As I'Ve said before, DFW is fundamentally a different metro area than it was in 2007. An expectation that home prices should be flat to 2007 is wholly unrealistic.
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Old 07-17-2016, 05:24 PM
 
11,042 posts, read 11,098,003 times
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Originally Posted by accent2010 View Post
Housing prices shouldn't be higher than 2007 when everyone got loans easily. The current market is not healthy and will be corrected soon.
1. According to whom?

2. Try that in a economics classroom. Just for grins cycle back through "real" home prices here in Dallas in the early 1980s relative to now and report back.
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Old 07-17-2016, 07:32 PM
 
12,449 posts, read 24,121,519 times
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Originally Posted by accent2010 View Post
Housing prices shouldn't be higher than 2007 when everyone got loans easily. The current market is not healthy and will be corrected soon.
Also, consider that $1 in 2007 is worth $.86 today. So if home prices were still flat to 2007, they would actually be worth less.

DFW's home prices historically rise about 3% per year. The median sale price in 2007 was $146k. It's $210k as of May 2016. That's only an average of 4.8% per year increase since 2007, not even 2X the historical rate of appreciation. You also have to remember that home prices did not fall as far as they did in other parts of the country because Texas has stricter lending laws as a result of the real estate bust in the 1980's.

Even without taking into account the massive explosion of jobs and relocations to DFW in the past 9 years, ab average of 4.8% growth per year in an ascending market is hardly worth setting off alarms.
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Old 07-18-2016, 01:10 AM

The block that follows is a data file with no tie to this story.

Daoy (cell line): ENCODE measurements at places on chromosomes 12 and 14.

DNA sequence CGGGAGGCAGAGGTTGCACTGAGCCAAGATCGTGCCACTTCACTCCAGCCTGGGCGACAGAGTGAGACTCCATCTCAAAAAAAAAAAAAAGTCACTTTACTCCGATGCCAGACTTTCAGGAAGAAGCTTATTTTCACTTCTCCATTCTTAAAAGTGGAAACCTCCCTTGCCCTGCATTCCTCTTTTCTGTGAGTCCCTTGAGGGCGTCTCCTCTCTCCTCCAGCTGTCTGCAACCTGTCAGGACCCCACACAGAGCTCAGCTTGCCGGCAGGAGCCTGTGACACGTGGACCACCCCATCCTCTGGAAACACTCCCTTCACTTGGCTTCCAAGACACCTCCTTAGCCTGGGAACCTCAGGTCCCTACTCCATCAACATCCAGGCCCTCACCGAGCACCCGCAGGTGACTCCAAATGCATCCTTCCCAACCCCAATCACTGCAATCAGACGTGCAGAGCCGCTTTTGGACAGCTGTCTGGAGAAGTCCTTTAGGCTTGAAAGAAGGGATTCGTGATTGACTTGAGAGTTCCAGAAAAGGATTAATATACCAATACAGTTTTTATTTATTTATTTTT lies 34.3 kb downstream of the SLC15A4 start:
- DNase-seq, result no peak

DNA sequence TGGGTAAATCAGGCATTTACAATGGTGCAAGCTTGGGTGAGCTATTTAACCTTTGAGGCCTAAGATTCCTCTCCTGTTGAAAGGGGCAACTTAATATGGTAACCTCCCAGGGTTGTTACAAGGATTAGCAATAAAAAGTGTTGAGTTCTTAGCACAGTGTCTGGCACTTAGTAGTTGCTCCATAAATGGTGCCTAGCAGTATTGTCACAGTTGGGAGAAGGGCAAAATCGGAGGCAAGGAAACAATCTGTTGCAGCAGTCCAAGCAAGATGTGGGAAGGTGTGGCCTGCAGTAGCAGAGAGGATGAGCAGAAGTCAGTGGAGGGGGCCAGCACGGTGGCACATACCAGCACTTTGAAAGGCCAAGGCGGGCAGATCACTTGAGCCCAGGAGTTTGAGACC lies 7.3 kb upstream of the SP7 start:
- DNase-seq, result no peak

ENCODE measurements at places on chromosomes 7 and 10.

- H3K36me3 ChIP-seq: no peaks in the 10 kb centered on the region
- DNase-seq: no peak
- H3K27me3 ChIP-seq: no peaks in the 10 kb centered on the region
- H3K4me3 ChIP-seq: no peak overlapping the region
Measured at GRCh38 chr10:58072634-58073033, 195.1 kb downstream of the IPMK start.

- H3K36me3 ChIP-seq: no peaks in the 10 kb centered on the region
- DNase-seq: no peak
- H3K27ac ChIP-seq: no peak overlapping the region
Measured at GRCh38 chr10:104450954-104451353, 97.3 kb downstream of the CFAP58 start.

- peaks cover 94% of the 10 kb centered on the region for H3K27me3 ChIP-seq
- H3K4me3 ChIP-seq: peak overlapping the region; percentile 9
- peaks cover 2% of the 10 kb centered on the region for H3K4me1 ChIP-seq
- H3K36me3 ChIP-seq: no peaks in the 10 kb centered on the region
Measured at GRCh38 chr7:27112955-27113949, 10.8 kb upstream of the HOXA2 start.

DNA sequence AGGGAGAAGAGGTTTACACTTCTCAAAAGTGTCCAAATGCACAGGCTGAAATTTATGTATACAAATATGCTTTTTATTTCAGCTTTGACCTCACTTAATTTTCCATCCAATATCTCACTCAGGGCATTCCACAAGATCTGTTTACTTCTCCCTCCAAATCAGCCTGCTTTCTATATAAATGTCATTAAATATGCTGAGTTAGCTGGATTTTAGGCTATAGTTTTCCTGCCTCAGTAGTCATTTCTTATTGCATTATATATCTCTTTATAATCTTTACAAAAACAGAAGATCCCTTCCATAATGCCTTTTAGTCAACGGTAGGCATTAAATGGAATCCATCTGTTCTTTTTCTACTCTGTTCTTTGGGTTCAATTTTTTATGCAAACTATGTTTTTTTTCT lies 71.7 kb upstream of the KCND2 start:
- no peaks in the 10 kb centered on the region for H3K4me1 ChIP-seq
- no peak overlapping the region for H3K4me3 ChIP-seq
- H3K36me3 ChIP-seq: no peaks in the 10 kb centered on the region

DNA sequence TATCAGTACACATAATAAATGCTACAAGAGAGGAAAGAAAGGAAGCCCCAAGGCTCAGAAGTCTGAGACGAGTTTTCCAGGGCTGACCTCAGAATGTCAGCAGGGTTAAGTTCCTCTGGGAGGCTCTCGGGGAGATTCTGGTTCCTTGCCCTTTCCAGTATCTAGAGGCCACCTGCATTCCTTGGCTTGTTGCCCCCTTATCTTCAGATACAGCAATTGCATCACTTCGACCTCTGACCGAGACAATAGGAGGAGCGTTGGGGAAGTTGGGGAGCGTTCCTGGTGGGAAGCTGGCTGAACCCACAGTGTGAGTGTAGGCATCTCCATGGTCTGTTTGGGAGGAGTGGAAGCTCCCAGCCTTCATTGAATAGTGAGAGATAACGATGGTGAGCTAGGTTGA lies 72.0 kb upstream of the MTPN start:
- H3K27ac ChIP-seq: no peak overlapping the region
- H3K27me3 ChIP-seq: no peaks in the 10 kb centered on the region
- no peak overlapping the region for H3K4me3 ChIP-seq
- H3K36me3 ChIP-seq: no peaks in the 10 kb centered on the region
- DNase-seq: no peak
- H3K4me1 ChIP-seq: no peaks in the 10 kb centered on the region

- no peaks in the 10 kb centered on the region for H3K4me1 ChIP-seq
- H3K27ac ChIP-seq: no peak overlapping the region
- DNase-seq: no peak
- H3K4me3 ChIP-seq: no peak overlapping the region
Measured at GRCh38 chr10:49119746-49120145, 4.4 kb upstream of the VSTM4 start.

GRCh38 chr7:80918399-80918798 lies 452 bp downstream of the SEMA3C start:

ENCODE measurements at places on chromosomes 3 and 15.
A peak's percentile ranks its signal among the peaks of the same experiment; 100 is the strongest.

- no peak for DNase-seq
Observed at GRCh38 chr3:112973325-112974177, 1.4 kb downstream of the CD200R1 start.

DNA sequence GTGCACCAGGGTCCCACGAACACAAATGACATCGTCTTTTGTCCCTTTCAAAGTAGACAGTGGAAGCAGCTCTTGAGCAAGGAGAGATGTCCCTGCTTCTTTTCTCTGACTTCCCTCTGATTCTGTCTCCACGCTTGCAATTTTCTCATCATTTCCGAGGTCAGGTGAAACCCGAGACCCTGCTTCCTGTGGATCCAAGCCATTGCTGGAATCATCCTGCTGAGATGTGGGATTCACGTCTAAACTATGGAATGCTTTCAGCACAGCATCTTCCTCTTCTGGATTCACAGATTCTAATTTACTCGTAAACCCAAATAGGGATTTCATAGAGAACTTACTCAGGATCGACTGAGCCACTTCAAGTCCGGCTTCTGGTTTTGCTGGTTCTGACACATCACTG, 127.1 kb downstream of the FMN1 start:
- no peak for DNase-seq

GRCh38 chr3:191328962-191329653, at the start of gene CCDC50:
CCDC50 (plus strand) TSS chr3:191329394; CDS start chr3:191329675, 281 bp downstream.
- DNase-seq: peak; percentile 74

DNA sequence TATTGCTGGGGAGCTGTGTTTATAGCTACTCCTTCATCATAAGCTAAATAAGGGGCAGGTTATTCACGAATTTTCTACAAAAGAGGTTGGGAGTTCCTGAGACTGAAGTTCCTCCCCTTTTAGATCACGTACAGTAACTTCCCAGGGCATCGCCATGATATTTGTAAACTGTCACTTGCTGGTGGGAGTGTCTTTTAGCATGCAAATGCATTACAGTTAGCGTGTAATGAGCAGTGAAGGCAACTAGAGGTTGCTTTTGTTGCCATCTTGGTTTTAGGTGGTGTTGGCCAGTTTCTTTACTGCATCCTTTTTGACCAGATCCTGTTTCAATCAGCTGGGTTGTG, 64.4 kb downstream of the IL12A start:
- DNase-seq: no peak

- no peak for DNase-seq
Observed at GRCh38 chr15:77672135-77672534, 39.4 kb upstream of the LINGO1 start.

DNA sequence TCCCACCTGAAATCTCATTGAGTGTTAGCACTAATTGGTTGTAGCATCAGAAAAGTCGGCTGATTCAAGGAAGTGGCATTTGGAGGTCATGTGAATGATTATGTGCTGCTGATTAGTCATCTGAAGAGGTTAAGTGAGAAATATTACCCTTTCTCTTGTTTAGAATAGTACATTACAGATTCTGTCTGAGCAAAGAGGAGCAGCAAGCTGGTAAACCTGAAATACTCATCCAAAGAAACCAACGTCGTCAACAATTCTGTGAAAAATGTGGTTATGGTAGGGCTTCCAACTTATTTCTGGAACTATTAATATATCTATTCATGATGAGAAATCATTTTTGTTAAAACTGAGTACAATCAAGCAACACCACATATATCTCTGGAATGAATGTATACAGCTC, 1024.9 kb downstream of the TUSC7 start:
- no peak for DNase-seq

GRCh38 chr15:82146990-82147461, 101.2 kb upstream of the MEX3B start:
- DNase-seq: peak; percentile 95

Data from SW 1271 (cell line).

118 posts, read 224,085 times
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Originally Posted by TurtleCreek80 View Post
Also, consider that $1 in 2007 is worth $.86 today. So if home prices were still flat to 2007, they would actually be worth less.

DFW's home prices historically rise about 3% per year. The median sale price in 2007 was $146k. It's $210k as of May 2016. That's only an average of 4.8% per year increase since 2007, not even 2X the historical rate of appreciation. You also have to remember that home prices did not fall as far as they did in other parts of the country because Texas has stricter lending laws as a result of the real estate bust in the 1980's.

Even without taking into account the massive explosion of jobs and relocations to DFW in the past 9 years, ab average of 4.8% growth per year in an ascending market is hardly worth setting off alarms.
Housing price peaked in 2007. If your number is correct, $146k in 2007 would be $167k in 2016. It's way less than current $210k. Keep it in mind, in 2007, even a stripper can buy several houses with several loans. It doesn't make any sense that current housing price is way higher than last peak.
Yes, there are some jobs moving here but RadioShake is bankrupted, JCP will be the next. Oil companies are not doing good either.